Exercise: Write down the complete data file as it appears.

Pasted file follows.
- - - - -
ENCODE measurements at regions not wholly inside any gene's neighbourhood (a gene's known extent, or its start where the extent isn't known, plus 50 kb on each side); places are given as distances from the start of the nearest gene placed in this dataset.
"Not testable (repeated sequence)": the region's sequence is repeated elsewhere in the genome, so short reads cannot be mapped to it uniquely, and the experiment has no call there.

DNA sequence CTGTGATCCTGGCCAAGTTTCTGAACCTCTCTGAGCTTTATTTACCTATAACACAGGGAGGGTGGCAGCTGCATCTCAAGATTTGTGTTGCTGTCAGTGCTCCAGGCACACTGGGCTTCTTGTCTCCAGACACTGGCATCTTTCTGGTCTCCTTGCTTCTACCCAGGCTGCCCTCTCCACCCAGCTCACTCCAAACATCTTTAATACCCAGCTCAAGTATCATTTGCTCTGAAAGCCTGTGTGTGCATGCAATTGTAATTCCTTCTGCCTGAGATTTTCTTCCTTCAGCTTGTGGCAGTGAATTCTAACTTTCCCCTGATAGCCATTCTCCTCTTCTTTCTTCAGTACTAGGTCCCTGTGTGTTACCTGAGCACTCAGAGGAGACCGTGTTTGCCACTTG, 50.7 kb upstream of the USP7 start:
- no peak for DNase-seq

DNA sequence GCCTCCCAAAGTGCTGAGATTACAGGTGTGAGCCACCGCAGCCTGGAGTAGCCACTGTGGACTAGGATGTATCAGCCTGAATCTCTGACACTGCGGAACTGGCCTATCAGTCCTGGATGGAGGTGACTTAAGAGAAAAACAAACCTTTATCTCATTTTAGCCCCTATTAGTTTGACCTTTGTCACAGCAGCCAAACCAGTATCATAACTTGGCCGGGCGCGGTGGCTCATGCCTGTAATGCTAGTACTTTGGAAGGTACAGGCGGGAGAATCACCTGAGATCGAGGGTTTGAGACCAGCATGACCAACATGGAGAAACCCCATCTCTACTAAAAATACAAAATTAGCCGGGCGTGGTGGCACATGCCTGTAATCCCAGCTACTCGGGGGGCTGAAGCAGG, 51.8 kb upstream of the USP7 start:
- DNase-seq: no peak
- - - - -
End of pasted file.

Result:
ENCODE measurements at regions not wholly inside any gene's neighbourhood (a gene's known extent, or its start where the extent isn't known, plus 50 kb on each side); places are given as distances from the start of the nearest gene placed in this dataset.
"Not testable (repeated sequence)": the region's sequence is repeated elsewhere in the genome, so short reads cannot be mapped to it uniquely, and the experiment has no call there.

DNA sequence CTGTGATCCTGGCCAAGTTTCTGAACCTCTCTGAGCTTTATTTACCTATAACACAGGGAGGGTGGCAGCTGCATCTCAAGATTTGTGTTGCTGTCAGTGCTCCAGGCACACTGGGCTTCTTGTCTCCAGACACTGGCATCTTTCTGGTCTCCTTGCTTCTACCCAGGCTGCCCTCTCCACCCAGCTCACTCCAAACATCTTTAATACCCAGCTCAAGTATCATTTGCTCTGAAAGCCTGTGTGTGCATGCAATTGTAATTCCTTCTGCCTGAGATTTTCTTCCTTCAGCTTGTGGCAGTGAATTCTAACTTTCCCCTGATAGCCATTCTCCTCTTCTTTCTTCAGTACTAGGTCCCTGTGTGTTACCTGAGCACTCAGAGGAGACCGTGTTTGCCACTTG, 50.7 kb upstream of the USP7 start:
- no peak for DNase-seq

DNA sequence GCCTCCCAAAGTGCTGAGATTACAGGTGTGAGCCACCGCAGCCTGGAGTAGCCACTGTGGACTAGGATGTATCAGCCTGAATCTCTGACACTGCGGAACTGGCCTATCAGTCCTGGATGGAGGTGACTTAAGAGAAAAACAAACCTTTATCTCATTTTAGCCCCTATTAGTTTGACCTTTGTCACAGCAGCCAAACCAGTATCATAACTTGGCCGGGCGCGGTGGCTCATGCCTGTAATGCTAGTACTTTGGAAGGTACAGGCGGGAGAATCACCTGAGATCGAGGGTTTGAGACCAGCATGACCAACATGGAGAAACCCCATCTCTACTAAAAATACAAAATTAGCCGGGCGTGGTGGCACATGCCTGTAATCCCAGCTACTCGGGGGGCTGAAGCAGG, 51.8 kb upstream of the USP7 start:
- DNase-seq: no peak